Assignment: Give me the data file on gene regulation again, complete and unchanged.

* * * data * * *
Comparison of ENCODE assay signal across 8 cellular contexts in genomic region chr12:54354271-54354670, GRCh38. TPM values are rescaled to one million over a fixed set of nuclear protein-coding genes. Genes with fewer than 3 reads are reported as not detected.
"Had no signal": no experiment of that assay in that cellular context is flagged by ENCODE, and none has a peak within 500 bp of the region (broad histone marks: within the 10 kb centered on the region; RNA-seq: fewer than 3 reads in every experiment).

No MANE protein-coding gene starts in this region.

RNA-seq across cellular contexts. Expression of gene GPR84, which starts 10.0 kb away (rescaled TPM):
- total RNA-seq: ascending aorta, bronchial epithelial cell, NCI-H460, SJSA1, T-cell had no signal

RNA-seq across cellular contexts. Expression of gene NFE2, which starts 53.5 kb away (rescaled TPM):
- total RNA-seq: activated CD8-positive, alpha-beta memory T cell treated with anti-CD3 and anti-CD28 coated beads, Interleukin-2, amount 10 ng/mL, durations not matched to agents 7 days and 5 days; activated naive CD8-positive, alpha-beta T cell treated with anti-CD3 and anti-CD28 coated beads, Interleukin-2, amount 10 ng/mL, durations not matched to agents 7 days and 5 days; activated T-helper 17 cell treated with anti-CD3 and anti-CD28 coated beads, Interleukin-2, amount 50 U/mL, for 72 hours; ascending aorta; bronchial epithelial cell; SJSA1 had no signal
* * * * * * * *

Comparison of ENCODE assay signal across 8 cellular contexts in genomic region chr12:54354271-54354670, GRCh38. TPM values are rescaled to one million over a fixed set of nuclear protein-coding genes. Genes with fewer than 3 reads are reported as not detected.
"Had no signal": no experiment of that assay in that cellular context is flagged by ENCODE, and none has a peak within 500 bp of the region (broad histone marks: within the 10 kb centered on the region; RNA-seq: fewer than 3 reads in every experiment).

No MANE protein-coding gene starts in this region.

RNA-seq across cellular contexts. Expression of gene GPR84, which starts 10.0 kb away (rescaled TPM):
- total RNA-seq: ascending aorta, bronchial epithelial cell, NCI-H460, SJSA1, T-cell had no signal

RNA-seq across cellular contexts. Expression of gene NFE2, which starts 53.5 kb away (rescaled TPM):
- total RNA-seq: activated CD8-positive, alpha-beta memory T cell treated with anti-CD3 and anti-CD28 coated beads, Interleukin-2, amount 10 ng/mL, durations not matched to agents 7 days and 5 days; activated naive CD8-positive, alpha-beta T cell treated with anti-CD3 and anti-CD28 coated beads, Interleukin-2, amount 10 ng/mL, durations not matched to agents 7 days and 5 days; activated T-helper 17 cell treated with anti-CD3 and anti-CD28 coated beads, Interleukin-2, amount 50 U/mL, for 72 hours; ascending aorta; bronchial epithelial cell; SJSA1 had no signal